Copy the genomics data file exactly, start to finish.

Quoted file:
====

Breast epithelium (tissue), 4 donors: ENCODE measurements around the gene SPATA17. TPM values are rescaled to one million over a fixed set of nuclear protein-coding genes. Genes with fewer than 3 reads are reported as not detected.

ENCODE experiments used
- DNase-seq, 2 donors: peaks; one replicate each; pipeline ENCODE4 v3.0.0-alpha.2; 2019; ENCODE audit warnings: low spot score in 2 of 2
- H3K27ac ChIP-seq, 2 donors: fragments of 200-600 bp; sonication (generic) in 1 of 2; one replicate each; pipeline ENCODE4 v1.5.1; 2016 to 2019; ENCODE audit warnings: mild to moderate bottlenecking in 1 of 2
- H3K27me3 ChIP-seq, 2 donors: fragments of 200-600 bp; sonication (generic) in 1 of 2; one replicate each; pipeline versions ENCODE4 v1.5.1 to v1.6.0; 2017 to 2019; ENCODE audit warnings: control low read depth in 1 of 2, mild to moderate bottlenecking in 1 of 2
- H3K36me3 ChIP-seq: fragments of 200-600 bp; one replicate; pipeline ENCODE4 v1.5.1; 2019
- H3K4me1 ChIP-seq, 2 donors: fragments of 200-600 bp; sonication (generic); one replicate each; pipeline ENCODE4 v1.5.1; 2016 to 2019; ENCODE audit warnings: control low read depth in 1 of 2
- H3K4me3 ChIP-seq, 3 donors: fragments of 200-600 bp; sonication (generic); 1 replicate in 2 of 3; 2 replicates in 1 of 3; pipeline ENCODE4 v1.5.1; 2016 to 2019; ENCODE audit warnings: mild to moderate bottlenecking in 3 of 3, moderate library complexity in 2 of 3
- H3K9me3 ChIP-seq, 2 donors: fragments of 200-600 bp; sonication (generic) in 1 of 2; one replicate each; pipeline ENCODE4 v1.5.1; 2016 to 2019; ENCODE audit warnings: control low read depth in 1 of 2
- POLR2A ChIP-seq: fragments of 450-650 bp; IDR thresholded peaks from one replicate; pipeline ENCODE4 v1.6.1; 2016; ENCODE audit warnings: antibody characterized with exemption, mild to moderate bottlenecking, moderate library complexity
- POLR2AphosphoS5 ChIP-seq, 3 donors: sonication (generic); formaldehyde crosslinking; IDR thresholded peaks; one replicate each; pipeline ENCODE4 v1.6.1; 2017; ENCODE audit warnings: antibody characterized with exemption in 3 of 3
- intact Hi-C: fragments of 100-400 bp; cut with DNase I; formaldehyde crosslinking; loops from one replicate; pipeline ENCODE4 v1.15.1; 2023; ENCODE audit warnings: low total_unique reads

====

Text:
Breast epithelium (tissue), 4 donors: ENCODE measurements around the gene SPATA17. TPM values are rescaled to one million over a fixed set of nuclear protein-coding genes. Genes with fewer than 3 reads are reported as not detected.

ENCODE experiments used
- DNase-seq, 2 donors: peaks; one replicate each; pipeline ENCODE4 v3.0.0-alpha.2; 2019; ENCODE audit warnings: low spot score in 2 of 2
- H3K27ac ChIP-seq, 2 donors: fragments of 200-600 bp; sonication (generic) in 1 of 2; one replicate each; pipeline ENCODE4 v1.5.1; 2016 to 2019; ENCODE audit warnings: mild to moderate bottlenecking in 1 of 2
- H3K27me3 ChIP-seq, 2 donors: fragments of 200-600 bp; sonication (generic) in 1 of 2; one replicate each; pipeline versions ENCODE4 v1.5.1 to v1.6.0; 2017 to 2019; ENCODE audit warnings: control low read depth in 1 of 2, mild to moderate bottlenecking in 1 of 2
- H3K36me3 ChIP-seq: fragments of 200-600 bp; one replicate; pipeline ENCODE4 v1.5.1; 2019
- H3K4me1 ChIP-seq, 2 donors: fragments of 200-600 bp; sonication (generic); one replicate each; pipeline ENCODE4 v1.5.1; 2016 to 2019; ENCODE audit warnings: control low read depth in 1 of 2
- H3K4me3 ChIP-seq, 3 donors: fragments of 200-600 bp; sonication (generic); 1 replicate in 2 of 3; 2 replicates in 1 of 3; pipeline ENCODE4 v1.5.1; 2016 to 2019; ENCODE audit warnings: mild to moderate bottlenecking in 3 of 3, moderate library complexity in 2 of 3
- H3K9me3 ChIP-seq, 2 donors: fragments of 200-600 bp; sonication (generic) in 1 of 2; one replicate each; pipeline ENCODE4 v1.5.1; 2016 to 2019; ENCODE audit warnings: control low read depth in 1 of 2
- POLR2A ChIP-seq: fragments of 450-650 bp; IDR thresholded peaks from one replicate; pipeline ENCODE4 v1.6.1; 2016; ENCODE audit warnings: antibody characterized with exemption, mild to moderate bottlenecking, moderate library complexity
- POLR2AphosphoS5 ChIP-seq, 3 donors: sonication (generic); formaldehyde crosslinking; IDR thresholded peaks; one replicate each; pipeline ENCODE4 v1.6.1; 2017; ENCODE audit warnings: antibody characterized with exemption in 3 of 3
- intact Hi-C: fragments of 100-400 bp; cut with DNase I; formaldehyde crosslinking; loops from one replicate; pipeline ENCODE4 v1.15.1; 2023; ENCODE audit warnings: low total_unique reads